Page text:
by Vihari-Lala Mitra | 1891 | 1,121,132 words | ISBN-10: 8171101519
The English translation of the Yoga-vasistha: a Hindu philosophical and spiritual text written by sage Valmiki from an Advaita-vedanta perspective. The book contains epic narratives similar to puranas and chronologically precedes the Ramayana. The Yoga-vasistha is believed by some Hindus to answer all the questions that arise in the human mind, an...
Argument. The manner in which the sage obtained his Bodiless Liberation after his Death.
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Then repeating aloud the sacred syllable Om, and reflecting on the Universe contained in it; the sage obtained his internal peace, after he had got rid of his thoughts and was freed from his desires. (The meditation of Om or on presented all existence to his mind, and it is shown in the definition of that word in the Introduction of this book).
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He cogitated on the several matras or moments, which compose the utterance of that mystic syllable;but leaving aside all its attributes, he meditated only on the reality of the pure and imperishable One.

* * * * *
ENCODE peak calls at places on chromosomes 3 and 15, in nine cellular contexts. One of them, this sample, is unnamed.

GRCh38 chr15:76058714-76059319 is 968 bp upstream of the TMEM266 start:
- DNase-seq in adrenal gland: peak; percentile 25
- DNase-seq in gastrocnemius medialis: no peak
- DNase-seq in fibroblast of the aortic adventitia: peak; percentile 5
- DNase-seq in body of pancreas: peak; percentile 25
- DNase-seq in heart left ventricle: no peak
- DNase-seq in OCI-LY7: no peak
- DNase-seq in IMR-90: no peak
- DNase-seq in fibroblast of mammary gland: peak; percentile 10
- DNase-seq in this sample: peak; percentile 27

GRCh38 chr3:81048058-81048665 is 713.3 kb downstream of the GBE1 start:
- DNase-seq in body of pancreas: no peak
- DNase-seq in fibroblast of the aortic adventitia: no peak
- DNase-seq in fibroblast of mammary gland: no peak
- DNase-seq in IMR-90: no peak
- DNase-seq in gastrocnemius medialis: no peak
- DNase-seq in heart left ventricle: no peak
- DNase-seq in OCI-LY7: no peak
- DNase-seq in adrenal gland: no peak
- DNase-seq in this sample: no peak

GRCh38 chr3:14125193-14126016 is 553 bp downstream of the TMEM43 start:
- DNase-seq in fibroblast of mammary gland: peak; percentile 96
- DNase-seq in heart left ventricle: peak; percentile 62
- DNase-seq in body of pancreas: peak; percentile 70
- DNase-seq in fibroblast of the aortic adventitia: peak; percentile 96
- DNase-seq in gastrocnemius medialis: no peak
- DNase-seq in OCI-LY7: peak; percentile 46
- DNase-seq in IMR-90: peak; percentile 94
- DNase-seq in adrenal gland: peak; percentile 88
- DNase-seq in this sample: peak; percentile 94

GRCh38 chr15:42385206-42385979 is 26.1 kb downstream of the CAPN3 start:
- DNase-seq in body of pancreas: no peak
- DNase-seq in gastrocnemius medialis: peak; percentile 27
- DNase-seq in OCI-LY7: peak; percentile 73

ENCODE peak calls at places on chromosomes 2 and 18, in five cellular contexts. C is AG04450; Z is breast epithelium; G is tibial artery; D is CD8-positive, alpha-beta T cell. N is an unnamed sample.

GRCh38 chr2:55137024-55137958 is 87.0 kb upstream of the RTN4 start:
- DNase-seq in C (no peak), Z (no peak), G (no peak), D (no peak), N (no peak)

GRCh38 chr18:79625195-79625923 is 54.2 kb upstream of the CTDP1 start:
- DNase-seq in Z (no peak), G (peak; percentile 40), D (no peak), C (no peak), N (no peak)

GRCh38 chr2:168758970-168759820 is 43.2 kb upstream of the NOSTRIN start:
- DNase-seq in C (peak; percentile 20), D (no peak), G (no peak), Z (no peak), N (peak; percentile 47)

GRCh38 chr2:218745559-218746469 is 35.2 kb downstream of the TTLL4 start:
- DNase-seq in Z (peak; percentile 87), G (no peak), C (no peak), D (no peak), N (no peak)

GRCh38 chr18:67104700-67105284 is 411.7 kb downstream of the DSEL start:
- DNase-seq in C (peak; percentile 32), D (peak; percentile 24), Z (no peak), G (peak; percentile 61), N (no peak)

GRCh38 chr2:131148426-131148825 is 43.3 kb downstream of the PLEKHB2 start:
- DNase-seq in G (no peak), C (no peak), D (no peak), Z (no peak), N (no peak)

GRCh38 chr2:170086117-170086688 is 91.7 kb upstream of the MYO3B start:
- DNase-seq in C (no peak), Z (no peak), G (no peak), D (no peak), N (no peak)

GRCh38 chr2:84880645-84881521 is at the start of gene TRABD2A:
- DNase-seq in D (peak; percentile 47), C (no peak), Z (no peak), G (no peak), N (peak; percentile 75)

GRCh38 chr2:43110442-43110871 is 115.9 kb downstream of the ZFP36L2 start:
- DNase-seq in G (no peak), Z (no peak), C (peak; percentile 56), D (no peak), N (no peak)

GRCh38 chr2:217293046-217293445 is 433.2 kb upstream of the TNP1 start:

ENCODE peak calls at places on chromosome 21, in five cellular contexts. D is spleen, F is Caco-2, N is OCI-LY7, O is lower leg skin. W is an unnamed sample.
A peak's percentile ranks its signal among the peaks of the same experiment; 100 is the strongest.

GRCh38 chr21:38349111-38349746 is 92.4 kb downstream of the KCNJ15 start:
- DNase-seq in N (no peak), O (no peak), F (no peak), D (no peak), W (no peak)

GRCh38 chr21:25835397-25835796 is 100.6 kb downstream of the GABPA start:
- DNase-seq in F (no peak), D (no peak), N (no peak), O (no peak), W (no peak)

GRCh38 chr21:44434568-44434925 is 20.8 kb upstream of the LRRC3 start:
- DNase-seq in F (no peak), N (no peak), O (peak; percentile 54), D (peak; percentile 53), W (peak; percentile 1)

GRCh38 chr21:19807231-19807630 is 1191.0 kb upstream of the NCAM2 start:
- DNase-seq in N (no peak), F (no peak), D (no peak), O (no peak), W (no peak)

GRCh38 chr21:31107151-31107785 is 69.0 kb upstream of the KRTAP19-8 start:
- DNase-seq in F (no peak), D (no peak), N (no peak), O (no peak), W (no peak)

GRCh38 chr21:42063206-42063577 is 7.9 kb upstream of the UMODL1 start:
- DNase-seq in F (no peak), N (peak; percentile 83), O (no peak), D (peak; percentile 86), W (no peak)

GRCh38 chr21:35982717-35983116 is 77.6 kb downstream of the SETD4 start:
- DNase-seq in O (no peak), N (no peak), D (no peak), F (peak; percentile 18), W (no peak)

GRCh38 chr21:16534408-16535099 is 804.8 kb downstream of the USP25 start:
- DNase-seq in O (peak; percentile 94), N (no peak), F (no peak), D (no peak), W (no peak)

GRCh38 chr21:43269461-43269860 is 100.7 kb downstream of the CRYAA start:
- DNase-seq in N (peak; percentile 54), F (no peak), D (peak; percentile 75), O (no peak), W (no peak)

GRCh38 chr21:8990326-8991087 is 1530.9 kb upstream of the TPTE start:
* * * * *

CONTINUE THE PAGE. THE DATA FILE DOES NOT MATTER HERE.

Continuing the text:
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He abstracted his mind from his internal and external organs, as also from his grosser and finer feelings and the sensibilities of his heart and body. He dismissed of whatever there is in the three worlds and converted all his desires to indifference.
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He remained unmoved in his body, and as the thoughtful Platonic (chintamani), rapt in his abstraction; He was full in himself as the full moon, and as still as the mount Mandara after its churning was over.